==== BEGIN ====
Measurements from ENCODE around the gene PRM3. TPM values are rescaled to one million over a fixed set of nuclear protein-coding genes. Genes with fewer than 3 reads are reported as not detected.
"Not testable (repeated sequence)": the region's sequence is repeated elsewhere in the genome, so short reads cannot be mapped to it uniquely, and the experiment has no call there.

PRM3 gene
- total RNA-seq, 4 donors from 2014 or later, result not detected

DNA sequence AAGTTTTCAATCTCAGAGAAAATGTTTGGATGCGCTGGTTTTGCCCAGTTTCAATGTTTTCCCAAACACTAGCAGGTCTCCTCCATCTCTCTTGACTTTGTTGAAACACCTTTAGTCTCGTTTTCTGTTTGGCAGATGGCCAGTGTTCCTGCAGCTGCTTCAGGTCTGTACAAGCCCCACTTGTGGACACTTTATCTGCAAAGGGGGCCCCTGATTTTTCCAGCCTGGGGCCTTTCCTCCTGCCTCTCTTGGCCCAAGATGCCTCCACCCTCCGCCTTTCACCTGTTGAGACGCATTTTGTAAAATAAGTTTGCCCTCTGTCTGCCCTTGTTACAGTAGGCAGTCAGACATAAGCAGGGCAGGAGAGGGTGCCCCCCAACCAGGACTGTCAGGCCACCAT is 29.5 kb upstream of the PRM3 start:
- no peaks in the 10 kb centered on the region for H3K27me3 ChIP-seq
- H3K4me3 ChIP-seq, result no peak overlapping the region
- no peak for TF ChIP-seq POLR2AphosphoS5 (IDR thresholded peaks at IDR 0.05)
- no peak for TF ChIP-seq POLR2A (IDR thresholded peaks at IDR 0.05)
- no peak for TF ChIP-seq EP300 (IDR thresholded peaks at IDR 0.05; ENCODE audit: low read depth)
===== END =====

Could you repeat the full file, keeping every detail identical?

Measurements from ENCODE around the gene PRM3. TPM values are rescaled to one million over a fixed set of nuclear protein-coding genes. Genes with fewer than 3 reads are reported as not detected.
"Not testable (repeated sequence)": the region's sequence is repeated elsewhere in the genome, so short reads cannot be mapped to it uniquely, and the experiment has no call there.

PRM3 gene
- total RNA-seq, 4 donors from 2014 or later, result not detected

DNA sequence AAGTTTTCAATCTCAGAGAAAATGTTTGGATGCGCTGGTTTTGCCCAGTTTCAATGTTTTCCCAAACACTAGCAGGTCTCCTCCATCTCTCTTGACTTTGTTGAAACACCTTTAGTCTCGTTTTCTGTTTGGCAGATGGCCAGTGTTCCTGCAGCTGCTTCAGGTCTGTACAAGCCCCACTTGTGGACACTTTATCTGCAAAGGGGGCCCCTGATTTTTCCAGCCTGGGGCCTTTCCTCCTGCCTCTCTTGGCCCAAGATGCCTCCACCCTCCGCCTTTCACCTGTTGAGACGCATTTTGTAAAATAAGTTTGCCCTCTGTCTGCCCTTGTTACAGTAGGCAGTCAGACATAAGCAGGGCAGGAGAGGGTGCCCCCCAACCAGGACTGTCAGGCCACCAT is 29.5 kb upstream of the PRM3 start:
- no peaks in the 10 kb centered on the region for H3K27me3 ChIP-seq
- H3K4me3 ChIP-seq, result no peak overlapping the region
- no peak for TF ChIP-seq POLR2AphosphoS5 (IDR thresholded peaks at IDR 0.05)
- no peak for TF ChIP-seq POLR2A (IDR thresholded peaks at IDR 0.05)
- no peak for TF ChIP-seq EP300 (IDR thresholded peaks at IDR 0.05; ENCODE audit: low read depth)